After an initial adult control application and reentry restrictions have expired, field scouting should resume to observe for rebounding population levels. Extended egg hatch and beetles migrating from surrounding fields can repopulate the field. If sequential applications of insecticides are to be made, care should be taken to utilize products with alternate sites of action to lower the risk of selecting for insects with resistance to a single insecticide site of action.
Adult control for the purpose of protecting a silking ear may not be the same as beetle control for future population suppression. The latter requires a more intensive scouting and monitoring schedule to be effective. Prevention of egg laying may require multiple insecticide applications, and the proper timing may or may not coincide with an application during pollination.
Multi-level Approach for CRW Management
When timed correctly, suppression of CRW adults can help protect yield potential of the current corn crop and potentially reduce overall larval population the following year. However, adult control methods should be viewed as one component of a multi-level approach strategy, where decisions are made based on detailed information attained through a judicious scouting program.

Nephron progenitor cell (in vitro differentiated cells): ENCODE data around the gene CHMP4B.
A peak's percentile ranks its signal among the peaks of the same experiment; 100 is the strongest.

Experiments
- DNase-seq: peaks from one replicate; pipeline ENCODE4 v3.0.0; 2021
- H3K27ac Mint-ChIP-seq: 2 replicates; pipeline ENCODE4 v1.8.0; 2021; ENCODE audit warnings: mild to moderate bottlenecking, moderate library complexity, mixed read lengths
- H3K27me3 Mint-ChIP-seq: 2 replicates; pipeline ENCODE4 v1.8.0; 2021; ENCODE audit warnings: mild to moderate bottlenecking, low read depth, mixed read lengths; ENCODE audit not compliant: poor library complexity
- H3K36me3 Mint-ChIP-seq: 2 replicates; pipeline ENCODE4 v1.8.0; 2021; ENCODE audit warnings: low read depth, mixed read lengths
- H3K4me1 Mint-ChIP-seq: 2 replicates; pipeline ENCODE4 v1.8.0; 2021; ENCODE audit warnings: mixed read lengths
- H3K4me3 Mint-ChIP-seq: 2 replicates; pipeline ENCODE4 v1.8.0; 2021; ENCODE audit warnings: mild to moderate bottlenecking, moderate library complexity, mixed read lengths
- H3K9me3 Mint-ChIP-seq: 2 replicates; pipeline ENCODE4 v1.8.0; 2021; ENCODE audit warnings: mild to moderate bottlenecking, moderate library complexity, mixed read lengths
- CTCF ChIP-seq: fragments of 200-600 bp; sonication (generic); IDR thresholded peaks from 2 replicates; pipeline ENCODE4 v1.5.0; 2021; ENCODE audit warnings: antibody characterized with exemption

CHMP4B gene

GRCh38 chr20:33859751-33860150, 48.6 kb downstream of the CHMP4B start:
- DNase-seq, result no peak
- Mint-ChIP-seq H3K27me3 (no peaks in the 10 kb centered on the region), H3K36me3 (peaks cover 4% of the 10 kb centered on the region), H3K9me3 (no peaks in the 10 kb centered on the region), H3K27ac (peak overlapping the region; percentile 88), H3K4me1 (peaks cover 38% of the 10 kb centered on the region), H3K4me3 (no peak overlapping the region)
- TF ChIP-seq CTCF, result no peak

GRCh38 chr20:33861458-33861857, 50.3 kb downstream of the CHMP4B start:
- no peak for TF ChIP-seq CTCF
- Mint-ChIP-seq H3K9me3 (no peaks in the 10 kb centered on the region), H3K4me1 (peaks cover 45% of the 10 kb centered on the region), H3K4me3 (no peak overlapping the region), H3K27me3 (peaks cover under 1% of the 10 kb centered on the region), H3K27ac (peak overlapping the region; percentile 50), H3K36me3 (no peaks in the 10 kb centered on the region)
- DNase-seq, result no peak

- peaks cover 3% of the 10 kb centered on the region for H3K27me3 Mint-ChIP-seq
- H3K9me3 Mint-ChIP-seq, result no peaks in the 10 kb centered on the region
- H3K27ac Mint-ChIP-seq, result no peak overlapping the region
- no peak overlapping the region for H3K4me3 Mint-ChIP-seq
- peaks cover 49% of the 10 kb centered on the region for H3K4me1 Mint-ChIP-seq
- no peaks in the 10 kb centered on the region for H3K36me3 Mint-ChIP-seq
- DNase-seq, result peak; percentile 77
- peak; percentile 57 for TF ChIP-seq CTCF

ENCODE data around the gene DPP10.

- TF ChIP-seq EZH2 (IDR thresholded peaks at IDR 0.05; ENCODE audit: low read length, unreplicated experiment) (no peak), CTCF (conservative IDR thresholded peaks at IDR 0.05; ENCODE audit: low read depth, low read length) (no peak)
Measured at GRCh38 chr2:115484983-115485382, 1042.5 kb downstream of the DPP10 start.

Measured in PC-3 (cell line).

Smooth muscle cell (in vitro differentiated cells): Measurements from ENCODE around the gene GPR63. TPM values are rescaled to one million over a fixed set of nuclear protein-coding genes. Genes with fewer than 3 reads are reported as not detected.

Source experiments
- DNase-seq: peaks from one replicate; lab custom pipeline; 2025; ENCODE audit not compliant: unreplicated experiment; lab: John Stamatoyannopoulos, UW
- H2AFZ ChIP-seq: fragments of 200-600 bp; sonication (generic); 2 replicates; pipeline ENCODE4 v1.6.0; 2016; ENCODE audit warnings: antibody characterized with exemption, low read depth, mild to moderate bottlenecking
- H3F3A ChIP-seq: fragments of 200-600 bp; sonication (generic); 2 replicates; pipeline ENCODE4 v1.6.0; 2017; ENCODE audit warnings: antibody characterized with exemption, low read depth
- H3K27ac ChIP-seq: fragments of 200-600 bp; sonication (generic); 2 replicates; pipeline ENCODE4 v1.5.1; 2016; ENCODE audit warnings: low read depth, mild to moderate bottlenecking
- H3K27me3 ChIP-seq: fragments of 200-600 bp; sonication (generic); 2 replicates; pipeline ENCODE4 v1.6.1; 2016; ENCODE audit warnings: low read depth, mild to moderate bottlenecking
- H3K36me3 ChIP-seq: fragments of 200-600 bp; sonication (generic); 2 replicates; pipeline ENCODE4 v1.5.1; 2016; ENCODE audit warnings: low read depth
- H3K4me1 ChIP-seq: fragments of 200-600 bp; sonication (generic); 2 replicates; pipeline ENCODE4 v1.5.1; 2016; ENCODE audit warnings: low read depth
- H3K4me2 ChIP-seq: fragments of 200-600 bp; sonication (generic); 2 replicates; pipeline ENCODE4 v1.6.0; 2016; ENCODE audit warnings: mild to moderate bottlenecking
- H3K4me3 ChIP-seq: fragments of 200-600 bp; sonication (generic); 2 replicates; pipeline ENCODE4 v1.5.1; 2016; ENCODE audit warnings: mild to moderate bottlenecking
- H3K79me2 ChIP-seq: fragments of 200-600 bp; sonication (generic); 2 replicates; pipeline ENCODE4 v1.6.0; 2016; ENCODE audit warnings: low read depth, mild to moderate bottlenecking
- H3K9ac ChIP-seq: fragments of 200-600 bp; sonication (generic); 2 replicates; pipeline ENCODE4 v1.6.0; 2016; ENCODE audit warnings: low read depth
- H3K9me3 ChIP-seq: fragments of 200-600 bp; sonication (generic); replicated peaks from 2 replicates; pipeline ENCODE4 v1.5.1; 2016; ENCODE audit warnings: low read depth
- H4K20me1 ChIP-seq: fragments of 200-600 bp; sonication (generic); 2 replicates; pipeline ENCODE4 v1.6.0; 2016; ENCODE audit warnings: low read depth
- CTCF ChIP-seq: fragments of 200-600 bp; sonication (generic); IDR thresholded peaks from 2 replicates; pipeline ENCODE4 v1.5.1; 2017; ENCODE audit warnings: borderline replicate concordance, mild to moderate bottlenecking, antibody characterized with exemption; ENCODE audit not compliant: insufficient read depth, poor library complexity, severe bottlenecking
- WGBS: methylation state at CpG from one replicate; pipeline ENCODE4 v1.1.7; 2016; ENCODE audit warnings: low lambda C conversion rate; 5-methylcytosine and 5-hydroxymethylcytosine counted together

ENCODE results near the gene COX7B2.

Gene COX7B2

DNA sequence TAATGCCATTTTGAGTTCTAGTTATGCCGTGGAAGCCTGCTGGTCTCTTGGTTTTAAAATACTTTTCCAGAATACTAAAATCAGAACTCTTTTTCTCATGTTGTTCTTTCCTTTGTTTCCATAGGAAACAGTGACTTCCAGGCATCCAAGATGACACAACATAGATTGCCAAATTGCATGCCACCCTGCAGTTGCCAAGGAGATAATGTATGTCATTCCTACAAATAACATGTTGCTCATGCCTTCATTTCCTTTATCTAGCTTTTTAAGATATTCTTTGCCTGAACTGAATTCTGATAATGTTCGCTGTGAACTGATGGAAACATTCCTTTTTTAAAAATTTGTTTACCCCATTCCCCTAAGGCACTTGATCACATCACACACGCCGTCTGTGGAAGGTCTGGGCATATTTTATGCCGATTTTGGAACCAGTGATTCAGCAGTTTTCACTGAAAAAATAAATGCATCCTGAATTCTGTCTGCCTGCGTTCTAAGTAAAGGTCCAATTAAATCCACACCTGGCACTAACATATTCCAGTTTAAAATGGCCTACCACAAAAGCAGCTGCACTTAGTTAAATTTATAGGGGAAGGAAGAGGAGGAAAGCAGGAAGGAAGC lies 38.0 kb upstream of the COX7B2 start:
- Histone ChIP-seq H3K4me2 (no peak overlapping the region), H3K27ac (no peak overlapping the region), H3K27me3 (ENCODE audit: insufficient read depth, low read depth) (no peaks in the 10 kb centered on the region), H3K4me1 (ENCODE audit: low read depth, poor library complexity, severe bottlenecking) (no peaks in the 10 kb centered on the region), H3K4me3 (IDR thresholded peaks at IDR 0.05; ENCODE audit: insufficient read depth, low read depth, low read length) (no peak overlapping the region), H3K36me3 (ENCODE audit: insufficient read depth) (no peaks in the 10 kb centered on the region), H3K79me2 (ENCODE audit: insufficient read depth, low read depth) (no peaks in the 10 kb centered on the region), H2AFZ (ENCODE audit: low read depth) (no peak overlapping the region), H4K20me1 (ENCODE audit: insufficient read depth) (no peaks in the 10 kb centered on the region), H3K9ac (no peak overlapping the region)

1Wright, B. 2009. Use corn rootworm scouting numbers as basis for 2010 production decisions. Crop Watch. University of Nebraska-Lincoln. https://cropwatch.unl.edu/corn-rootworm-7-24-09.
2Anonymous. Corn rootworm. Crop Sciences Extension & Outreach. University of Illinois at Urbana Champaign. http://extension.cropsciences.illinois.edu/fieldcrops/insects/corn_rootworm/.
3Anonymous. 2018. Plan to scout for corn rootworm. Michigan Farm News. https://www.michiganfarmnews.com/plan-to-scout-for-corn-rootworm.
4Knodel, J. J. 2015. Tips for pest management of corn rootworm and spider mites in North Dakota. North Dakota State University. https://www.ag.ndsu.edu/CarringtonREC/documents/news/2015/2015-control-of-corn-rootworms-and-spider-mites-in-field-corn-handout.
5Knodel, J. J., V. Calles-Torrez, and M. A. Boetel. 2017. Integrated pest management of corn rootworms in North Dakota. North Dakota State University. https://www.ag.ndsu.edu/publications/crops/integrated-pest-management-of-corn-rootworms-in-north-dakota.
6Wright, R. 2017. Scout now for corn rootworm beetles to assess potential risk of future damage. University of Nebraska-Lincoln. https://cropwatch.unl.edu/2017/scout-now-corn-rootworm-beetles-assess-potential-risk-future-damage.